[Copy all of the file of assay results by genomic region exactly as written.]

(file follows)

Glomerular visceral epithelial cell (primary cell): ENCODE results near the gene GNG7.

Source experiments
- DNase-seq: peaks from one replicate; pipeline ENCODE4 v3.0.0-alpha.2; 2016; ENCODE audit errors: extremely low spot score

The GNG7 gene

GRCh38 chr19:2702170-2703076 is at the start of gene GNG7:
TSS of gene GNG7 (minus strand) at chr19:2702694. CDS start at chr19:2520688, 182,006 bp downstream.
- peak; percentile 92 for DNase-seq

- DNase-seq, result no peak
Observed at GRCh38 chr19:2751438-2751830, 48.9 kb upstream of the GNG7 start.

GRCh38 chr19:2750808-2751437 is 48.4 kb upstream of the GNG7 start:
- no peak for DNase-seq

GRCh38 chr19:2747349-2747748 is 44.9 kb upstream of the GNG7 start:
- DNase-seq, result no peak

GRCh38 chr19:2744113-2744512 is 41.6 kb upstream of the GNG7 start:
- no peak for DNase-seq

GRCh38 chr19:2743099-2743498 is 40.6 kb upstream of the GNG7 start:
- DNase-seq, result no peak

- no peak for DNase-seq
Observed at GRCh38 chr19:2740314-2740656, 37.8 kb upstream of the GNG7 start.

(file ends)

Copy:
Glomerular visceral epithelial cell (primary cell): ENCODE results near the gene GNG7.

Source experiments
- DNase-seq: peaks from one replicate; pipeline ENCODE4 v3.0.0-alpha.2; 2016; ENCODE audit errors: extremely low spot score

The GNG7 gene

GRCh38 chr19:2702170-2703076 is at the start of gene GNG7:
TSS of gene GNG7 (minus strand) at chr19:2702694. CDS start at chr19:2520688, 182,006 bp downstream.
- peak; percentile 92 for DNase-seq

- DNase-seq, result no peak
Observed at GRCh38 chr19:2751438-2751830, 48.9 kb upstream of the GNG7 start.

GRCh38 chr19:2750808-2751437 is 48.4 kb upstream of the GNG7 start:
- no peak for DNase-seq

GRCh38 chr19:2747349-2747748 is 44.9 kb upstream of the GNG7 start:
- DNase-seq, result no peak

GRCh38 chr19:2744113-2744512 is 41.6 kb upstream of the GNG7 start:
- no peak for DNase-seq

GRCh38 chr19:2743099-2743498 is 40.6 kb upstream of the GNG7 start:
- DNase-seq, result no peak

- no peak for DNase-seq
Observed at GRCh38 chr19:2740314-2740656, 37.8 kb upstream of the GNG7 start.